– CircaLucid
    Nov 14, 2019 at 13:56
3

From http://poshcode.org/2521:

function Get-WebsiteCertificate {
  [CmdletBinding()]
  param (
    [Parameter(Mandatory=$true)] [System.Uri]
      $Uri,
    [Parameter()] [System.IO.FileInfo]
      $OutputFile,
    [Parameter()] [Switch]
      $UseSystemProxy,  
    [Parameter()] [Switch]
      $UseDefaultCredentials,
    [Parameter()] [Switch]
      $TrustAllCertificates
  )
  try {
    $request = [System.Net.WebRequest]::Create($Uri)
    if ($UseSystemProxy) {
      $request.Proxy = [System.Net.WebRequest]::DefaultWebProxy
    }

    if ($UseSystemProxy -and $UseDefaultCredentials) {
      $request.Proxy.Credentials = [System.Net.CredentialCache]::DefaultNetworkCredentials
    }

    if ($TrustAllCertificates) {
      # Create a compilation environment
      $Provider=New-Object Microsoft.CSharp.CSharpCodeProvider
      $Compiler=$Provider.CreateCompiler()
      $Params=New-Object System.CodeDom.Compiler.CompilerParameters
      $Params.GenerateExecutable=$False
      $Params.GenerateInMemory=$True
      $Params.IncludeDebugInformation=$False
      $Params.ReferencedAssemblies.Add("System.DLL") > $null
      $TASource=@'
        namespace Local.ToolkitExtensions.Net.CertificatePolicy {
          public class TrustAll : System.Net.ICertificatePolicy {
            public TrustAll() { 
            }
            public bool CheckValidationResult(System.Net.ServicePoint sp,
              System.Security.Cryptography.X509Certificates.X509Certificate cert, 
              System.Net.WebRequest req, int problem) {
              return true;
            }
          }
        }
'@ 
      $TAResults=$Provider.CompileAssemblyFromSource($Params,$TASource)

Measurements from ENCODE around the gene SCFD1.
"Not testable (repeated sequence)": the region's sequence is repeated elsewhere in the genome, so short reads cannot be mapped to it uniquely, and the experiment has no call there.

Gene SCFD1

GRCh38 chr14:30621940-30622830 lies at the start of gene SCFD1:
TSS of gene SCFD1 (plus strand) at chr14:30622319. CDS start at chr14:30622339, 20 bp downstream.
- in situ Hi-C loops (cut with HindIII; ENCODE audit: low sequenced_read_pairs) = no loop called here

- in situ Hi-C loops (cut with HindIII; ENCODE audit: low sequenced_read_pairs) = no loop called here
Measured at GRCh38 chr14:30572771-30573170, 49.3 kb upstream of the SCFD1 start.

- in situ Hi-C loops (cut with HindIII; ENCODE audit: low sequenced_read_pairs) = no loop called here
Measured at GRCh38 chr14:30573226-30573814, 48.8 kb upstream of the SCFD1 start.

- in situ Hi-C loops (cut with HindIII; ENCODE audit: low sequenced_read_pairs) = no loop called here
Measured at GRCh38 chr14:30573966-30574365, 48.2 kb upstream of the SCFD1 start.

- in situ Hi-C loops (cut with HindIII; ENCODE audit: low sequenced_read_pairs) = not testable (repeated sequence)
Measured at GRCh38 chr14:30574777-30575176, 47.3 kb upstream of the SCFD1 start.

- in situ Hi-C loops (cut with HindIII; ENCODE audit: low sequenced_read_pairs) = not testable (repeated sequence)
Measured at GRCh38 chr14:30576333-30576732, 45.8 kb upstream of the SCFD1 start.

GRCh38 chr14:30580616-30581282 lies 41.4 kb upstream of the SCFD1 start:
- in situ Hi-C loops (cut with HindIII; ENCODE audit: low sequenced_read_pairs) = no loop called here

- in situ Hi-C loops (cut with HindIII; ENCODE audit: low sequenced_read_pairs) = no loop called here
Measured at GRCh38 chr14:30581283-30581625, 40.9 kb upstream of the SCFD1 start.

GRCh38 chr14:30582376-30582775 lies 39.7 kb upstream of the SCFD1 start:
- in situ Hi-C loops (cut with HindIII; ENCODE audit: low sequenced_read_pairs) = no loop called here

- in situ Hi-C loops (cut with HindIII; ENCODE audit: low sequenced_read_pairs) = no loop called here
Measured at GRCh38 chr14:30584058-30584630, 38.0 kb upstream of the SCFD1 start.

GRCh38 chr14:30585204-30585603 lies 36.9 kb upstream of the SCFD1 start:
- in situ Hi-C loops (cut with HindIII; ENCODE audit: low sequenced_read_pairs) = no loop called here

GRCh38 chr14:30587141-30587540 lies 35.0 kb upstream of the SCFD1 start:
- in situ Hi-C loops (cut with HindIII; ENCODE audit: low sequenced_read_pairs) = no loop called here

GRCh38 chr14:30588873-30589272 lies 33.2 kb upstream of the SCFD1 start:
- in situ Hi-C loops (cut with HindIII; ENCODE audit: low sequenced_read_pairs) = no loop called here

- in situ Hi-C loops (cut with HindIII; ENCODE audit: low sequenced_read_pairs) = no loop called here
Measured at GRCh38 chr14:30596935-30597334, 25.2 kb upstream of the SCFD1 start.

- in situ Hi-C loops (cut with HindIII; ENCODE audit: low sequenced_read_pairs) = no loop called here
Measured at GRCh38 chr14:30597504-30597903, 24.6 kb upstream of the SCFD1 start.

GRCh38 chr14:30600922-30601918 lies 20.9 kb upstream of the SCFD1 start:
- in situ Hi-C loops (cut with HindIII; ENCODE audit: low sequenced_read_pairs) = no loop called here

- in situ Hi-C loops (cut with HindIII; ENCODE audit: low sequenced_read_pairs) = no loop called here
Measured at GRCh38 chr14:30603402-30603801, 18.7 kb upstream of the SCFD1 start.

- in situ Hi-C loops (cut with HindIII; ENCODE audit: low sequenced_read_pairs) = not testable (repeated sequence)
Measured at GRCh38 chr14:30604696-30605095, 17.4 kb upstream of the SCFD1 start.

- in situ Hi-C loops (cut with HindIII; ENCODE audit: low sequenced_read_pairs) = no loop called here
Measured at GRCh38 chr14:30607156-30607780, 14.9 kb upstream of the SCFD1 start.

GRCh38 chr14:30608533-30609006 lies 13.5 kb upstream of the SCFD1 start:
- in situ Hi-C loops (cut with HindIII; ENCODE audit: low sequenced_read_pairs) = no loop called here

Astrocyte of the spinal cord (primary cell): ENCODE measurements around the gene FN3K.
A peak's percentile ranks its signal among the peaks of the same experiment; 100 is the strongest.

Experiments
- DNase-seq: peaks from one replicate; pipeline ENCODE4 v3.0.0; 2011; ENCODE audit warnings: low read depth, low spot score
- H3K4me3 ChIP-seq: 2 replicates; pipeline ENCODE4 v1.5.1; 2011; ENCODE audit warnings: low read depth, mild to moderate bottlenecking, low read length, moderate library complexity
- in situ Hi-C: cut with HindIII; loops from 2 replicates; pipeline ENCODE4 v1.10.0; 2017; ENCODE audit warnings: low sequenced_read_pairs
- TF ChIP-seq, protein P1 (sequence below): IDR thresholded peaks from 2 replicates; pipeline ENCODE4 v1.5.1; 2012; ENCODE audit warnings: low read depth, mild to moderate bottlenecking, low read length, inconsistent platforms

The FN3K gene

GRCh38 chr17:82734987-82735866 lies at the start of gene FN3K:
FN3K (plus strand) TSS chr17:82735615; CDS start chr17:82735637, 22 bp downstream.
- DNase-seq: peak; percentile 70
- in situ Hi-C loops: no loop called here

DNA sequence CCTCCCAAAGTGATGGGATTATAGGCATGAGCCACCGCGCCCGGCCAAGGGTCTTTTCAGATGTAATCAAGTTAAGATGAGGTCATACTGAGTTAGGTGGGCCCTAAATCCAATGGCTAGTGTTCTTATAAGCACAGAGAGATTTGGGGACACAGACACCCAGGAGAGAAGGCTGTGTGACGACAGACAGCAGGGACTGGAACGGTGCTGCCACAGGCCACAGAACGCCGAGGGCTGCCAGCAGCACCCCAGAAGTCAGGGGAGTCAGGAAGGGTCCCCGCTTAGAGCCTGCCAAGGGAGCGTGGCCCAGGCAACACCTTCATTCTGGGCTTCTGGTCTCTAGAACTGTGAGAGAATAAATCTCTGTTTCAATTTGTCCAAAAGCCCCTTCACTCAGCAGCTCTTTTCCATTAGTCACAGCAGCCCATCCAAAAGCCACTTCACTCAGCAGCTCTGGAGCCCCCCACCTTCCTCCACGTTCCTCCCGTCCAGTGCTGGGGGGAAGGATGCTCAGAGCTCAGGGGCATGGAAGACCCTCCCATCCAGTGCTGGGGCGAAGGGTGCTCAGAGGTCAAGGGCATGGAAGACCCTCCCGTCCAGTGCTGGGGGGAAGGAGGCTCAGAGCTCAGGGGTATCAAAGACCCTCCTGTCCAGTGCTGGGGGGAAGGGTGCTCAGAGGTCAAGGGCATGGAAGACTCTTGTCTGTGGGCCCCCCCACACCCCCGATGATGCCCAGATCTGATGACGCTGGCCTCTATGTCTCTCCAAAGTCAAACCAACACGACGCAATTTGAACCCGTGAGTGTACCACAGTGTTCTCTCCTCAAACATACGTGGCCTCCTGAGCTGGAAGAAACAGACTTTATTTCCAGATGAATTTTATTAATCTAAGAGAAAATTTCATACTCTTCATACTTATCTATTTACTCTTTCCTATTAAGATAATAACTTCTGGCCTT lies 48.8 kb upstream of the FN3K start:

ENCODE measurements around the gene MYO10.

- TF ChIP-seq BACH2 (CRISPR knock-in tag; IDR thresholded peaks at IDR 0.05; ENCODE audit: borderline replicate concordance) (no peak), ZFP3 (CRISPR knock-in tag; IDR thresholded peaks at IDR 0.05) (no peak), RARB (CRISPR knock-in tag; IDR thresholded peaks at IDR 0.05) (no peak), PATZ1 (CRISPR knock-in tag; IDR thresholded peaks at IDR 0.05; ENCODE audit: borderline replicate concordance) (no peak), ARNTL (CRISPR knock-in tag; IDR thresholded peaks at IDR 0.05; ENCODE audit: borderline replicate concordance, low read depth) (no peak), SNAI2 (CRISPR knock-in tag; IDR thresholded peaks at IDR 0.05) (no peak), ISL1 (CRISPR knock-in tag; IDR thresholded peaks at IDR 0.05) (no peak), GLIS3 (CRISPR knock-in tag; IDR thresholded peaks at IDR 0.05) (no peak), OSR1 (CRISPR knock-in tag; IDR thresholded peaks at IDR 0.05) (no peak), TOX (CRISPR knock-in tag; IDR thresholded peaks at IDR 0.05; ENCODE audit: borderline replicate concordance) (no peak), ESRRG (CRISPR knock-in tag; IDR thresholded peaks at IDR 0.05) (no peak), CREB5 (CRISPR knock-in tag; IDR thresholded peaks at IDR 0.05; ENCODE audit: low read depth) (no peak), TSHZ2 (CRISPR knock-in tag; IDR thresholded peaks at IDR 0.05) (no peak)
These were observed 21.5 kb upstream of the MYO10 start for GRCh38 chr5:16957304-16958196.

$TAAssembly=$TAResults.CompiledAssembly

      ## We now create an instance of the TrustAll and attach it to the ServicePointManager
      $TrustAll=$TAAssembly.CreateInstance("Local.ToolkitExtensions.Net.CertificatePolicy.TrustAll")
      [System.Net.ServicePointManager]::CertificatePolicy=$TrustAll
    }

    $response = $request.GetResponse()
    $servicePoint = $request.ServicePoint
    $certificate = $servicePoint.Certificate

    if ($OutputFile) {
      $certBytes = $certificate.Export(
          [System.Security.Cryptography.X509Certificates.X509ContentType]::Cert
        )
      [System.IO.File]::WriteAllBytes( $OutputFile, $certBytes )
      $OutputFile.Refresh()
      return $OutputFile
    } else {
      return $certificate
    }
  } catch {
    Write-Error "Failed to get website certificate. The error was '$_'."
    return $null
  }

  <#
    .SYNOPSIS
      Retrieves the certificate used by a website.

    .DESCRIPTION
      Retrieves the certificate used by a website. Returns either an object or file.

    .PARAMETER  Uri
      The URL of the website. This should start with https.

    .PARAMETER  OutputFile
      Specifies what file to save the certificate as.

    .PARAMETER  UseSystemProxy
      Whether or not to use the system proxy settings.

    .PARAMETER  UseDefaultCredentials
      Whether or not to use the system logon credentials for the proxy.

    .PARAMETER  TrustAllCertificates
      Ignore certificate errors for certificates that are expired, have a mismatched common name or are self signed.

    .EXAMPLE
      PS C:\> Get-WebsiteCertificate "https://www.gmail.com" -UseSystemProxy -UseDefaultCredentials -TrustAllCertificates -OutputFile C:\gmail.cer

    .INPUTS
      Does not accept pipeline input.

    .OUTPUTS
      System.Security.Cryptography.X509Certificates.X509Certificate, System.IO.FileInfo
  #>
}

function Import-Certificate {
<#
    .SYNOPSIS
        Imports certificate in specified certificate store.

    .DESCRIPTION
        Imports certificate in specified certificate store.

    .PARAMETER  CertFile
        The certificate file to be imported.

    .PARAMETER  StoreNames